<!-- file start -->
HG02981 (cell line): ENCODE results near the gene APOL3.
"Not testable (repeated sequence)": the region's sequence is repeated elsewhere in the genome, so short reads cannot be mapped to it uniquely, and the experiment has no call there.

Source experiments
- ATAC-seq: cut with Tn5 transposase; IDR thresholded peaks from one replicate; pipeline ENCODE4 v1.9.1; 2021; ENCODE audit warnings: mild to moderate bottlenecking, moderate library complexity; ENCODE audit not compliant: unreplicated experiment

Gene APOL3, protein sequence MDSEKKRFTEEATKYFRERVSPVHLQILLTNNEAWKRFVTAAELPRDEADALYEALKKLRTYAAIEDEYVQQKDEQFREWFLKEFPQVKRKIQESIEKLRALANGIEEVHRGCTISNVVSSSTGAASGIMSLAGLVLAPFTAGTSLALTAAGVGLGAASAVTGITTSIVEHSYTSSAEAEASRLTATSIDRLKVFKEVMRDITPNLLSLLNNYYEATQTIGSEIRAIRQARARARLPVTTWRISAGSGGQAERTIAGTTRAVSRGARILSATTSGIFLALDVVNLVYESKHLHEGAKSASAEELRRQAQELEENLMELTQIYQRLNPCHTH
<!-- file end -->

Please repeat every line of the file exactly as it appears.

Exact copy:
HG02981 (cell line): ENCODE results near the gene APOL3.
"Not testable (repeated sequence)": the region's sequence is repeated elsewhere in the genome, so short reads cannot be mapped to it uniquely, and the experiment has no call there.

Source experiments
- ATAC-seq: cut with Tn5 transposase; IDR thresholded peaks from one replicate; pipeline ENCODE4 v1.9.1; 2021; ENCODE audit warnings: mild to moderate bottlenecking, moderate library complexity; ENCODE audit not compliant: unreplicated experiment

Gene APOL3, protein sequence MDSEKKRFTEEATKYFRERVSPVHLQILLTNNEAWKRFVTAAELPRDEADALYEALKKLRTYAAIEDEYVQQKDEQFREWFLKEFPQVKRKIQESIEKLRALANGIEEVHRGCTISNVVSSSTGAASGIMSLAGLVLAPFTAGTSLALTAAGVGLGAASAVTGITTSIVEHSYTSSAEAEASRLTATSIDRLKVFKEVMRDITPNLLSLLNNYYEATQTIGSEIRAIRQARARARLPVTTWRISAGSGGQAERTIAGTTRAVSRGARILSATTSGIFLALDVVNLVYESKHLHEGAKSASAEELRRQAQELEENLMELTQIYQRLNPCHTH